All data were entered into an electronic database (MS Excel, Microsoft Corporation, Richmond, WA) and translated in native SAS format using translational software (dfPower/DBMS Copy, Dataflux Corporation, Cary, NC). All statistical analyses were performed using SAS Version 9.1 (SAS Institute, Inc., Cary, NC) or Stata Version 9 (Stata Corporations, College Station, TX). Descriptive statistics were performed for all variables. Continuous variables are reported as medians and interquartile ranges (IQRs) and categorical variables are reported as percentages and 95% confidence intervals (CIs). Sensitivities, specificities, positive predictive values (PPV) and negative predictive values (NPV) are reported, where appropriate.


During the one-year study period, 164 patients were enrolled. Of these, six (4%) had incomplete medical records, two (1%) sustained stab wounds, and one (0.6%) was a non-trauma patient. One (0.6%) patient was transferred after laparotomy from an outside facility with known SOI, and one (0.6%) had a known splenic laceration from a previous ED visit. Lastly, one (0.6%) patient went directly to the operating room and did not receive a CT scan. These patients were excluded from analysis, leaving 152 (92%) patients, which constitute our study sample.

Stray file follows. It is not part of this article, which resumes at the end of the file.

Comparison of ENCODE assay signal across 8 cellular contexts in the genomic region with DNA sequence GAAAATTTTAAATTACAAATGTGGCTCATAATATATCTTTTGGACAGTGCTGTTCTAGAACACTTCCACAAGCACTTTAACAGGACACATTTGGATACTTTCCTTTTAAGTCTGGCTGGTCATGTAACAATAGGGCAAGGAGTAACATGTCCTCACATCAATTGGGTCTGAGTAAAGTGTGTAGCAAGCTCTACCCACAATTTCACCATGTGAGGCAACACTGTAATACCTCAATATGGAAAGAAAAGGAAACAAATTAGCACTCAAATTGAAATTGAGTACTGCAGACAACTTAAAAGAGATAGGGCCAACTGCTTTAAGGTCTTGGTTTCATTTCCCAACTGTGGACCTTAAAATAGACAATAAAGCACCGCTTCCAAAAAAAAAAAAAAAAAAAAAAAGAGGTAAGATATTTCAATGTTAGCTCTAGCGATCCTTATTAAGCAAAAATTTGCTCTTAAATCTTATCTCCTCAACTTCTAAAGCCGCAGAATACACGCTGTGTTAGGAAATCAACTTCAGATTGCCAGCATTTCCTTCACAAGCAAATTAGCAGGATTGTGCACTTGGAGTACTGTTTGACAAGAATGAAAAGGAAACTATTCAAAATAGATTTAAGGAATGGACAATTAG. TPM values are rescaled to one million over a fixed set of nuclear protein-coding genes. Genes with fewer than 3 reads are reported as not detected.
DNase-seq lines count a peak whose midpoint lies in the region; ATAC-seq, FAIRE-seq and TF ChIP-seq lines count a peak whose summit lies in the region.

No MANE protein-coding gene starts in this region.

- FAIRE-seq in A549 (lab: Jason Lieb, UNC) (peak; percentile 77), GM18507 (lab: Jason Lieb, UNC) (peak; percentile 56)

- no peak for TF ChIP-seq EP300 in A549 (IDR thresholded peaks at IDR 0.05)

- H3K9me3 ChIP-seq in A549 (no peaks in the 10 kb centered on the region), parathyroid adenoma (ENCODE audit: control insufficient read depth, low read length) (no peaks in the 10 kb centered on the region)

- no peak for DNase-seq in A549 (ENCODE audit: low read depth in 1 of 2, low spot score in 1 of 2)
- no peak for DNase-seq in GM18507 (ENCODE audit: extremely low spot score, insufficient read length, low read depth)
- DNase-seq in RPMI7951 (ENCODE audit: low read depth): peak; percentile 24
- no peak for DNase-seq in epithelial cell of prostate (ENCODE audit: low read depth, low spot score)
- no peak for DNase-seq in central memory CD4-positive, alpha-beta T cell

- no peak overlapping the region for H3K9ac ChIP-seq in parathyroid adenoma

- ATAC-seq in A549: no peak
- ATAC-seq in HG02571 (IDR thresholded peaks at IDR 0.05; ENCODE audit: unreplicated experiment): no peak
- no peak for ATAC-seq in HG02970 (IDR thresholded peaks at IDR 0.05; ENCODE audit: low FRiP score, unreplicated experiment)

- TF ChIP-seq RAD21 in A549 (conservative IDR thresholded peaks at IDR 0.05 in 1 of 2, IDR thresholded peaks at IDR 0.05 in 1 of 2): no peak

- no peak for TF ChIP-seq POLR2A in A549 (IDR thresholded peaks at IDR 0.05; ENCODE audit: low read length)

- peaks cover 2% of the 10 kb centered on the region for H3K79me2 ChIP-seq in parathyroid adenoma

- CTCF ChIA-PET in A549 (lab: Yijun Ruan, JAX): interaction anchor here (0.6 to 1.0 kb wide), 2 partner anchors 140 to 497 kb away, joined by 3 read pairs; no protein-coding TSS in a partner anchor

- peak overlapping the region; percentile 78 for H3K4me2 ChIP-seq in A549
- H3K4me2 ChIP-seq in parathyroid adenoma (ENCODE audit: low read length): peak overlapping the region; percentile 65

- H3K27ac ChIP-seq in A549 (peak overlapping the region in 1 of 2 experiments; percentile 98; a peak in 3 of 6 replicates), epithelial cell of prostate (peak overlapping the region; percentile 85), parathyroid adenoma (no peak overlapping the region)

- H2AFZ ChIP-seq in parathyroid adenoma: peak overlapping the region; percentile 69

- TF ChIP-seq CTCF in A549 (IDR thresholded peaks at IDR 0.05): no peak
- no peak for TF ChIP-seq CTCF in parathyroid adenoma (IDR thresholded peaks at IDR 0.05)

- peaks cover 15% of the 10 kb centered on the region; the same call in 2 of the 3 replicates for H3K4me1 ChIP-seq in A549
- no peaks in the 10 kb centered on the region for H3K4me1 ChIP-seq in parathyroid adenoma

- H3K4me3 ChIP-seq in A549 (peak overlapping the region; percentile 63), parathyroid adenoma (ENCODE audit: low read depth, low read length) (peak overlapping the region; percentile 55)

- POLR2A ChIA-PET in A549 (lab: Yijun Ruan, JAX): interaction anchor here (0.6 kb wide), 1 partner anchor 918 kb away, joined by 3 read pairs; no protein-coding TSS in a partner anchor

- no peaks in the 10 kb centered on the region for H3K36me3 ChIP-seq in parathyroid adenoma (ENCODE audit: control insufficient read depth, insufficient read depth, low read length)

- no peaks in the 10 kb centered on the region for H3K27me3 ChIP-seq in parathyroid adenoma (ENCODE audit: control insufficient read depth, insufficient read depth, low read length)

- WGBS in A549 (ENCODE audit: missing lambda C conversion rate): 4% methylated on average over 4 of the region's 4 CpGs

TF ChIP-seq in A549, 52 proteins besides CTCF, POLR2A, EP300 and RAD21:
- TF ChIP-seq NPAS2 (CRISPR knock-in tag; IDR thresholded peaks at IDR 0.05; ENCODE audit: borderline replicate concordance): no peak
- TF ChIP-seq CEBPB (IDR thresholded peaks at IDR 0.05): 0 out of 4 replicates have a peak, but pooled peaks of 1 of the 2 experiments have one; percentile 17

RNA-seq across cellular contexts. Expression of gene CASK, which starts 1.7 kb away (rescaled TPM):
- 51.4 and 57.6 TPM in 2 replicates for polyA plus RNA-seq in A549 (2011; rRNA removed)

The median age of this cohort was 34 (IQR 25–47, range 6–91 years). Ninety-five (63%) of the patients were male. Of the 152 patients, 98 (65%) were involved in motor vehicle crashes, three (2%) were involved in motorcycle crashes, 21 (14%) suffered falls, 11 (7%) were assaulted, 11 (7%) were involved in auto-pedestrian accidents, and four (2.7%) were involved in bicycle accidents. All but 10 of the secondary ultrasound exams were performed in less than 10 minutes. The experience level of the ultrasound examiner ranged from 27 (20%) having performed 0–25 trauma ultrasounds, 30 (22%) performed 26–50, 18 (13%) performed 51–75, 23 (17%) performed 76–100, and 36 (27%) had performed greater than 101 trauma ultrasounds previously.

There were nine (5%) liver injuries detected by CT scan. One patient had no identifiable parenchymal injury; however, subcapsular fluid was detected on CT scan, so the patient was classified as having a SOI. None of the parenchymal abnormalities were detected during the secondary ultrasound exam. One patient was noted to have subcapsular fluid on ultrasound and CT confirmed the fluid, as well as the presence of a stellate liver laceration. Thus, the sensitivity of ultrasound for the detection of hepatic injuries was 11% (95% CI: 0%–48%). In total, there were four ultrasound studies interpreted as having either parenchymal injury or subcapsular fluid. Only one of these patients had SOI confirmed by CT scan, yielding a specificity of 98% (95% CI: 94%–100%).